Follow Mint Lounge

Latest Issue

Home > How To Lounge> Movies & TV > Why China censored the end of Minions movie

Why China censored the end of Minions movie

After Fight Club, now China has censored the ending of the latest Minions film, making it more ‘sociable’ for the country's audience

'Minions: The Rise of Gru,' features Stuart, Bob and Kevin once again in the animated film series. 
'Minions: The Rise of Gru,' features Stuart, Bob and Kevin once again in the animated film series.  (AP)

Listen to this article

China’s censors have changed the ending of animated film “Minions: The Rise of Gru” so good triumphs over evil, in the latest example of a Hollywood movie being twisted to send a more palatable social message.   

Also Read: Hong Kong to 'engage' filmmakers spooked by censorship rules

In the Chinese version, the “special edition” ending says supervillian Gru gave up his life of crime and returned to the straight-and-narrow, with his biggest accomplishment being “father to his three daughters.” That’s in stark contrast to the original, where Gru, voiced by Steve Carell, rides off with co-conspirator Wild Knuckles, who faked his death to avoid being captured.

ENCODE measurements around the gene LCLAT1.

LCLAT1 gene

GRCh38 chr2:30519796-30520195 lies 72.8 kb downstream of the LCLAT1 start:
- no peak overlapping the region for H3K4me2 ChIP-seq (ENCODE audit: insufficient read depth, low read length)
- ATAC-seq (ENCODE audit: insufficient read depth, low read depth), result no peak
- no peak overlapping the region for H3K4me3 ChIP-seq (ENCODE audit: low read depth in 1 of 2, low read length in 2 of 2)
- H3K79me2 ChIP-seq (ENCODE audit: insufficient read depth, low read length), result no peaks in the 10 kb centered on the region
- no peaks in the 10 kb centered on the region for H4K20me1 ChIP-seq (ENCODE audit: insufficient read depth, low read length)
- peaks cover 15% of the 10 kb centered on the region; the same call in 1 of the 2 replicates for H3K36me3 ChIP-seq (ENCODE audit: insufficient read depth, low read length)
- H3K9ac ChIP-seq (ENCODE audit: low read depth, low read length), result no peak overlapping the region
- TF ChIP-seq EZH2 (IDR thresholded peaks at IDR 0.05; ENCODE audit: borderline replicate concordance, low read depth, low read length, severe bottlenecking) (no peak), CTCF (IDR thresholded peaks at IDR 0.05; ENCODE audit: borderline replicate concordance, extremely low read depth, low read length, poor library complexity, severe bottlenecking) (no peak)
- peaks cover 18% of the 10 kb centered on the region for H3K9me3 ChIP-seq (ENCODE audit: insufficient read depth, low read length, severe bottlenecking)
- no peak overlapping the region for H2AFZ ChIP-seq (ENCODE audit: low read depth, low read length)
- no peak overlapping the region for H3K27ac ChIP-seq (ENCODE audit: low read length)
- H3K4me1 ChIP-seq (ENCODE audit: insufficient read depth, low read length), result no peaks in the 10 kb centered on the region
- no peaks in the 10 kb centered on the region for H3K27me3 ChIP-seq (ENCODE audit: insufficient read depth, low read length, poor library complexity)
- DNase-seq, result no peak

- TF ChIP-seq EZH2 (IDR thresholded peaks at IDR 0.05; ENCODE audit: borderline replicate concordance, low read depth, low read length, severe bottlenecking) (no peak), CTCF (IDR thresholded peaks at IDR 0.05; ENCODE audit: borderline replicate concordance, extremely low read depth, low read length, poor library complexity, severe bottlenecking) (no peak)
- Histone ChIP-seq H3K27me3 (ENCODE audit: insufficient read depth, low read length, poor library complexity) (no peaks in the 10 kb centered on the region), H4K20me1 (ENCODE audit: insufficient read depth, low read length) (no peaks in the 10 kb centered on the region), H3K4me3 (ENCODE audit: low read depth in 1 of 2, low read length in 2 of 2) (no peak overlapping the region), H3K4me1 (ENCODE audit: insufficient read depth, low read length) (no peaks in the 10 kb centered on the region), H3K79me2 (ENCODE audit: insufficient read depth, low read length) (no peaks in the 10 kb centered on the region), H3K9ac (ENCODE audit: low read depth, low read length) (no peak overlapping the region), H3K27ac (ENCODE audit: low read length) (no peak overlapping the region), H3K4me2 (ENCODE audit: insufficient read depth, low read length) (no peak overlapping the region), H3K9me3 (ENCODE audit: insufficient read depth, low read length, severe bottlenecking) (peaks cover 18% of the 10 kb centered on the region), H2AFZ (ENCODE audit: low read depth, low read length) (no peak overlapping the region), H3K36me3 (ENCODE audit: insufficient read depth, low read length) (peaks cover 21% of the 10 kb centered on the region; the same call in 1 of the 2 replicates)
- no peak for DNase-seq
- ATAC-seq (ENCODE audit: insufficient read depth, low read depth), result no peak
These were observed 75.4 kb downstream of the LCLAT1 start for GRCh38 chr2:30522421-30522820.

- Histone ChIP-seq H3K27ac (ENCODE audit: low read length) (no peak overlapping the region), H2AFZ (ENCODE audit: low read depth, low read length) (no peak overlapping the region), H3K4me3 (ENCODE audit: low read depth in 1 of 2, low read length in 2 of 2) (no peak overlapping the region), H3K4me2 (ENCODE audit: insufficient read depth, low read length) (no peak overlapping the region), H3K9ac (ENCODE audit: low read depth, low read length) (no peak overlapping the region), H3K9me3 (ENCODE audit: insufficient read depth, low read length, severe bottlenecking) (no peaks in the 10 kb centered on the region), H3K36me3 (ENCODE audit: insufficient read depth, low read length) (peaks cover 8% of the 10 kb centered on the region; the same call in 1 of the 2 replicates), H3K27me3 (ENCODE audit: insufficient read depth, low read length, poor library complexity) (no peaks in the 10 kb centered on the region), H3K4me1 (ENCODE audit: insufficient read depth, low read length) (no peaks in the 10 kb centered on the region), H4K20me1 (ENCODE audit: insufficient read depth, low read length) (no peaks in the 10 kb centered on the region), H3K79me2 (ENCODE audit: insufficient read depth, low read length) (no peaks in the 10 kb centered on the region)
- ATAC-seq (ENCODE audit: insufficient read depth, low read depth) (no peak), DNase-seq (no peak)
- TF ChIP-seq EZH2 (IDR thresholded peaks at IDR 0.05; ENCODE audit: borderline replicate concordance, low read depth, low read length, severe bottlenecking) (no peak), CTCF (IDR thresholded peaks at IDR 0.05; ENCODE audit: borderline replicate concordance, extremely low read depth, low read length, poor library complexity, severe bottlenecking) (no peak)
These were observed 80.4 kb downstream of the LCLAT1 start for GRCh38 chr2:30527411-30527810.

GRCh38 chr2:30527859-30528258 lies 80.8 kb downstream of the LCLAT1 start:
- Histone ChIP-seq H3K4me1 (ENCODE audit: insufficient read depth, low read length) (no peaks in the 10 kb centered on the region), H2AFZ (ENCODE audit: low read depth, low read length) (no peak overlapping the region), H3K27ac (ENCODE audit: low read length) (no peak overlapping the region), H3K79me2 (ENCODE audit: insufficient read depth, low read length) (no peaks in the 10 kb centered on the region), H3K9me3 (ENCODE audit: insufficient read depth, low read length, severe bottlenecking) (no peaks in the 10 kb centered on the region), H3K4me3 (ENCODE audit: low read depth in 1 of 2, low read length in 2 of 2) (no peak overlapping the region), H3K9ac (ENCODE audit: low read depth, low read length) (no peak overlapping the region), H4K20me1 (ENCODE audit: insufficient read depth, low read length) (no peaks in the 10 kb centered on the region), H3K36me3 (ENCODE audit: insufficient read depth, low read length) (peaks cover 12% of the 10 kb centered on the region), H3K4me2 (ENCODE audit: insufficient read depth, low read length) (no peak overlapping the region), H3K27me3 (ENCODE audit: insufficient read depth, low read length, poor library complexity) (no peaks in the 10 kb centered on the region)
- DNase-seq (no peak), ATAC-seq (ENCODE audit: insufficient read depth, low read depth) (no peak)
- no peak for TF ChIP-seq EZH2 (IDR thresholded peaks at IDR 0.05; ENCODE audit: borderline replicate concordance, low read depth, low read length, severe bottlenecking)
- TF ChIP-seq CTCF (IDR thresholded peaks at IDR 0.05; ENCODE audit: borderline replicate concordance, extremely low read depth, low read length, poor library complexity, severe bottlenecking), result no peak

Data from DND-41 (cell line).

The changes have been mocked on Chinese social media, with a hashtag referring to the changed ending on Twitter-like Weibo garnering around 1.7 million views. “The (changed) ending is very China,” one user commented.

Huaxia Film Distribution, the movie’s distributor in China, and the China Film Administration, didn’t immediately respond to requests for comment. Co-distributor China Film Co. couldn’t immediately be reached for comment.

Earlier this year, the ending of 1999’s “Fight Club” was replaced by a terse message saying all criminals were apprehended and the authorities triumphed. That also sparked furore on social media before the original climax -- in which the unnamed narrator kills off his alter ego Tyler Durden before setting off a chain of explosions destroying all bank and credit records -- was restored. 

“Rise of Gru” made efforts to cater to a Chinese audience, with its plot centering around a fight over an ancient Chinese talisman that can summon the superpowers of the Chinese zodiac. Other Chinese elements like jade pendants, Kungfu, and dragon dances also run through the movie. 

Last week, China said it wants US filmmakers to show more cultural respect, a rare comment from the Communist Party’s publicity department after the country brushed off a series of American films. Only 28 American movies were released in China last year, accounting for just 12% of total market share, down from more than 50 titles in 2019 that added up to about 32% of box office revenues, according to ticketing platform Maoyan Entertainment.

Also Read: Hong Kong to pass film censorship law, curbing free speech again


Next Story